Recent images of a father and his child washed ashore on the Mexican side of the border when they tried unsuccessfully to swim across the river to the US will make even the most callous person stop and ask what are we doing? They were not the first people to die crossing the border and sadly will not be the last. The compassionate crowd will say let everyone in so there are no more deaths. The rule of law crowd will say we understand they are in a search of a better life but they have to follow the rules and go through the process like everyone else that came before them. So many people who came before them did what they want to do. They crossed illegally or overstayed their authorized period of admission, plead for asylum and waited to find out the judge’s decision. If our laws allow for them to potentially obtain status that way why would they think it’s not okay to do it?
Politicians who promote sanctuary policies are of the same mindset. They have compassion for the person seeking a better life and believe the laws of this country should make it easier, not harder for people to immigrate to. They feel that immigration itself is not a crime and want the Federal laws to change to reflect those beliefs. The recent Democratic Primary debates showed many of the candidates on stage taking that position with a simple show of hands.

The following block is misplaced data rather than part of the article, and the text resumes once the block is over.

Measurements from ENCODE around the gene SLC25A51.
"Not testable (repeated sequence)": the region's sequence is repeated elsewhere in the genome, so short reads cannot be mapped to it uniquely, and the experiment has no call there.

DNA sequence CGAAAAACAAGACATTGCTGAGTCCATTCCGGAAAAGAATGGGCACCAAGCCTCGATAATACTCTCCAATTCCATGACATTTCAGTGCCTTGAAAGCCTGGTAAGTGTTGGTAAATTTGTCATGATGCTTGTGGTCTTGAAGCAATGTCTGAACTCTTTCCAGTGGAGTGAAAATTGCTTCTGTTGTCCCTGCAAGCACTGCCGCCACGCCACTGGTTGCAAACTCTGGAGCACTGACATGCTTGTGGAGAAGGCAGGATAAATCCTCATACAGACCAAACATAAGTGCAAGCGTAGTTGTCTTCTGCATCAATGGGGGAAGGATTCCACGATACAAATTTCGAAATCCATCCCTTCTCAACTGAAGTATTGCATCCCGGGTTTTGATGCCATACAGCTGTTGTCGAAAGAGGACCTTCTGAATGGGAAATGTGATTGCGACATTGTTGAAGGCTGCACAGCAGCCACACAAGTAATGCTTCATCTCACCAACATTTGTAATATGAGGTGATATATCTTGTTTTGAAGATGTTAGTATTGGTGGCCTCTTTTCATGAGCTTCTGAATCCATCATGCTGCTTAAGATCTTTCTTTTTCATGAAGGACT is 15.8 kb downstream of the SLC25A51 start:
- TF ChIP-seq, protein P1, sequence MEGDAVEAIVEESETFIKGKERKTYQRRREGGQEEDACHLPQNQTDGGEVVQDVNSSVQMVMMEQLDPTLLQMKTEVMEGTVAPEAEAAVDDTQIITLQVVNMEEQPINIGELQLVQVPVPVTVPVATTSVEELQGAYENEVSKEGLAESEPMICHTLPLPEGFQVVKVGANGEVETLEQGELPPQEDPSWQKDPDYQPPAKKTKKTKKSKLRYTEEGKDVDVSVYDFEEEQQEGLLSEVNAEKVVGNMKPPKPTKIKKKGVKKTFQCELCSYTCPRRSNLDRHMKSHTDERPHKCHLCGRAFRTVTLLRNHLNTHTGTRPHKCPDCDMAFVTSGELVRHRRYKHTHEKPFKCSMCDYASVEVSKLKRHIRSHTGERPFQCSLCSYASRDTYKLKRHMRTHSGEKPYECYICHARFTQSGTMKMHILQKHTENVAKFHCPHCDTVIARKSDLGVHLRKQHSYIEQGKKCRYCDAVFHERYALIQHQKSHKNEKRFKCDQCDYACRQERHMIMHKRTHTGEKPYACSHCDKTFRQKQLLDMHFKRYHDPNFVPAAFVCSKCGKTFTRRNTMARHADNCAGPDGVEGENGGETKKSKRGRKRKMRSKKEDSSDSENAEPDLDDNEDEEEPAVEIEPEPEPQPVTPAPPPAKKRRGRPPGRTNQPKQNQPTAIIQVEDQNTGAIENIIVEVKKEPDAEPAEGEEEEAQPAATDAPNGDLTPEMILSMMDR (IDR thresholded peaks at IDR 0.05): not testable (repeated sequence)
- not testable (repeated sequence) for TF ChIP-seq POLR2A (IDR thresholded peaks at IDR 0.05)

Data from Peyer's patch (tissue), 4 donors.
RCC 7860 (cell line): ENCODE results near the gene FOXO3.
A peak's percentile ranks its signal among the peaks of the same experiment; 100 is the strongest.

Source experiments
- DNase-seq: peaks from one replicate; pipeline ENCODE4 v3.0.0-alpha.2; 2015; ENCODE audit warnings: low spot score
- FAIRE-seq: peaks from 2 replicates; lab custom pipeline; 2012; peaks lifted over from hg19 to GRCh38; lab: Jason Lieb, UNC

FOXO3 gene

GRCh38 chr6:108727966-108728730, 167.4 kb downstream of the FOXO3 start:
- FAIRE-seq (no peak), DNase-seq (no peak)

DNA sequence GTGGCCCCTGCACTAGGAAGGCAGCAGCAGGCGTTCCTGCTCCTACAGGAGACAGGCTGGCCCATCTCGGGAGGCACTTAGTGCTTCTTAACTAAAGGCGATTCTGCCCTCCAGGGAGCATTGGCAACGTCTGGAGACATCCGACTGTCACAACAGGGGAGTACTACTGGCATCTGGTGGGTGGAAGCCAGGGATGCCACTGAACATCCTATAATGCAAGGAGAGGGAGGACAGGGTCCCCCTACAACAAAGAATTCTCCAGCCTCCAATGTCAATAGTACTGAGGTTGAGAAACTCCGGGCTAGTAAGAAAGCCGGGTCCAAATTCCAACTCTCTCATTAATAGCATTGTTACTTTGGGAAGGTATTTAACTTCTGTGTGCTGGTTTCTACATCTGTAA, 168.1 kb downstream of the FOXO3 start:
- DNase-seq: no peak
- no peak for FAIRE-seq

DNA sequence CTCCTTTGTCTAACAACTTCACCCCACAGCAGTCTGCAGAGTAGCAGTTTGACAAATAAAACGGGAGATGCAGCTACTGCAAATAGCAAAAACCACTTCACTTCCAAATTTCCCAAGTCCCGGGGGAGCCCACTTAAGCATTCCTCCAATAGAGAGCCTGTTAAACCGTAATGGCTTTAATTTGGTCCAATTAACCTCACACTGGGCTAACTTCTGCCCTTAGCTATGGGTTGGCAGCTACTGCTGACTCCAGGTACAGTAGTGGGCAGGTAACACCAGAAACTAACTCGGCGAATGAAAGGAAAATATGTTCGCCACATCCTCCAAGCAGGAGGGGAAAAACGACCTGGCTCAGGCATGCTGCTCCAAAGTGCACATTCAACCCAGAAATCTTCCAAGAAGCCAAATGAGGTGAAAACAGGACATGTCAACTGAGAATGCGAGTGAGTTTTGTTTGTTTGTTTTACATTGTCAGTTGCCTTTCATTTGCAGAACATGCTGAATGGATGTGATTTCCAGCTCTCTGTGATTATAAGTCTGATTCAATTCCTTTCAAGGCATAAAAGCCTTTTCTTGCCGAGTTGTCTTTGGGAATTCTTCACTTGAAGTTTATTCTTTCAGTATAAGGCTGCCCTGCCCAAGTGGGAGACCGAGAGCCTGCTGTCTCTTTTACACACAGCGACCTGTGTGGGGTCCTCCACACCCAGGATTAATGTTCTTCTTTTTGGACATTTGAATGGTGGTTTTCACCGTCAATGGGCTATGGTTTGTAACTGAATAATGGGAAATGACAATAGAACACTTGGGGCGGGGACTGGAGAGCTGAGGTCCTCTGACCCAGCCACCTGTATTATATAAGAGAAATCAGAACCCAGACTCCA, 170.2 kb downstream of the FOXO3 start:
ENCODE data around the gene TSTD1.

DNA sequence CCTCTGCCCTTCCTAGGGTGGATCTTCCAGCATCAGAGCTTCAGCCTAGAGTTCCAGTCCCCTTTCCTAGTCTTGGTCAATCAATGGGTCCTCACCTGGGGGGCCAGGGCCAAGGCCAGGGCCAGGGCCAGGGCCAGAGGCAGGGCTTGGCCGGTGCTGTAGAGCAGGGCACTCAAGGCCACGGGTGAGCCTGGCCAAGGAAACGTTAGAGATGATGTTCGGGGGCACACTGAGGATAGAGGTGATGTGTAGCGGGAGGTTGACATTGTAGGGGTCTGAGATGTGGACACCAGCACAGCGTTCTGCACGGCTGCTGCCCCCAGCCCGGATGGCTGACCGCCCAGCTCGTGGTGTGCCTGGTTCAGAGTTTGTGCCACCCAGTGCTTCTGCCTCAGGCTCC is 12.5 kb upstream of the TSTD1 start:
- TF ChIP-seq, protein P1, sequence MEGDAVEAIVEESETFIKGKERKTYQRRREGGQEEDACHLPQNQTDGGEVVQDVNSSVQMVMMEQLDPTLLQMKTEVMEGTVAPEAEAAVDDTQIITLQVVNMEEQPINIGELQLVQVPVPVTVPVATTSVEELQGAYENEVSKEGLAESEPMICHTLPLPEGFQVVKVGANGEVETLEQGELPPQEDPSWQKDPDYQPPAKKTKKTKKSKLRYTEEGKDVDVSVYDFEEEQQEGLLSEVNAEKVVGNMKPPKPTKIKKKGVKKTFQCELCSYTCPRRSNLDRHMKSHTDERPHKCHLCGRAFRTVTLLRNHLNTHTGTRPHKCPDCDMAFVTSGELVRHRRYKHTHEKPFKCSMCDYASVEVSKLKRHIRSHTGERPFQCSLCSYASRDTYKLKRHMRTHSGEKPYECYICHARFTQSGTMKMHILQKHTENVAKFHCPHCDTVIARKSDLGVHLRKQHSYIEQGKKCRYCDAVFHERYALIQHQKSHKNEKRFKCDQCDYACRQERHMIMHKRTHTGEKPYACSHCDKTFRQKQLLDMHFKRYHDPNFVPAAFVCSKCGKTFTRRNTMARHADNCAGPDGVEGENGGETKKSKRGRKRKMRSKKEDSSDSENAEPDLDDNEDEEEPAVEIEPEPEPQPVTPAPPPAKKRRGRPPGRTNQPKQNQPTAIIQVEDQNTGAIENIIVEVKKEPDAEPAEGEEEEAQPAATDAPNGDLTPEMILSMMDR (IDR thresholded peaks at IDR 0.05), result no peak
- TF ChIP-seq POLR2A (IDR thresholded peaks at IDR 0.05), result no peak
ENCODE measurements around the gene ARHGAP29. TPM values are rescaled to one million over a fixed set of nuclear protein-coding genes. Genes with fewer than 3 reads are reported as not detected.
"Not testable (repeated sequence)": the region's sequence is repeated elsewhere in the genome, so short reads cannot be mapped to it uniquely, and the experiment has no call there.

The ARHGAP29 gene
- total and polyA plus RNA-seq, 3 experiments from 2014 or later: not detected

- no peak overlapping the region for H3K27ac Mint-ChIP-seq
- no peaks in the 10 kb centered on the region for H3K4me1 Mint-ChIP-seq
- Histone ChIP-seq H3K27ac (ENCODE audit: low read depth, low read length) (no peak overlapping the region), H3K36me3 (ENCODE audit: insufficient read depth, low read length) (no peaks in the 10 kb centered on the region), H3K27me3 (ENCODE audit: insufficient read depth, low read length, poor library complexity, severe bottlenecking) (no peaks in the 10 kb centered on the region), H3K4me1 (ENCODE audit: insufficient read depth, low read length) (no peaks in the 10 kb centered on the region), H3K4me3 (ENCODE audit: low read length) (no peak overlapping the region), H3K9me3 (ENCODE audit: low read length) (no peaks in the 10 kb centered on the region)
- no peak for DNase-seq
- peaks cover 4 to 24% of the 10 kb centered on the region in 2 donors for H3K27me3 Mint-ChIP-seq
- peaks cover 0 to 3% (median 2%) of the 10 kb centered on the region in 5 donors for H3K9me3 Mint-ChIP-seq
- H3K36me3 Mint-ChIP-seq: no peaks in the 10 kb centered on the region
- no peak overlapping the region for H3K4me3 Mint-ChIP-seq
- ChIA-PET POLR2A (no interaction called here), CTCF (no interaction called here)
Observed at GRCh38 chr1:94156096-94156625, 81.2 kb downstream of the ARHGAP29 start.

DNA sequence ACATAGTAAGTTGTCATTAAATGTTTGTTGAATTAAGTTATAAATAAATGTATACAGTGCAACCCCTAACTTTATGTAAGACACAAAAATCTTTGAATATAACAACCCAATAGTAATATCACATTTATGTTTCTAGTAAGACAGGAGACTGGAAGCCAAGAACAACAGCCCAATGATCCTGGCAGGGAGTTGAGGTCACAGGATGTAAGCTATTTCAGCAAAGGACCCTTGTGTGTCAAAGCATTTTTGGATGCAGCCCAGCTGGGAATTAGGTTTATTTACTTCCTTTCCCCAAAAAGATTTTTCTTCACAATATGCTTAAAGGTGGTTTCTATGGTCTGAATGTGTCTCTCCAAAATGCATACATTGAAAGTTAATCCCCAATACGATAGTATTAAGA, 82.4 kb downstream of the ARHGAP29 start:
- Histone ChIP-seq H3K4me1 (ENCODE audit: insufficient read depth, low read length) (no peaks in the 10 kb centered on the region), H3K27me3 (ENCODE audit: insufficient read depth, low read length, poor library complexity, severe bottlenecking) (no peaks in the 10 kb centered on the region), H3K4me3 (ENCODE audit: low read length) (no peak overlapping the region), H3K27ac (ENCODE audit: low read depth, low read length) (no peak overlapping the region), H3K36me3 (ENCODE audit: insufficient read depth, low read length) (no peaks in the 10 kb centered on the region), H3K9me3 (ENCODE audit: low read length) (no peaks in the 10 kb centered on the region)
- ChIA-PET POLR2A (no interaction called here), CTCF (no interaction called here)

Democrats and Republicans have historically been on opposite sides of this debate but have worked together in the past to come to an agreement on how to deal with illegal immigration. So much so that if you listen to speeches given by Obama when he was a Senator and Clinton when he was President you would think that you were listening to Donald Trump minus the vilification and broad strokes of hate. Maybe it’s the way Trump speaks and how he says it that makes people think he hates all immigrants. He doesn’t hate all immigrants. He may sound like it sometimes but his focus in on illegal immigrants and the strain they are placing on our border patrol at the southern border. He has compassion for the people coming across the border but has more compassion for the people of this country. I guess you can compare it to an exclusive nightclub. Everyone who is anyone wants to get in because that’s where all the cool and beautiful people are. The only thing standing in your way is the velvet rope, bouncer, and doorman who is super picky on whom they let in. I’ve been that person who was not let in many times and several times found a way to sneak in anyway. It’s no fun waiting outside in the cold with no hope of getting in. When you finally do make it in you have to keep an eye out for the doorman who remembers he told you no. Other than that you party the night away and hopefully have a great time.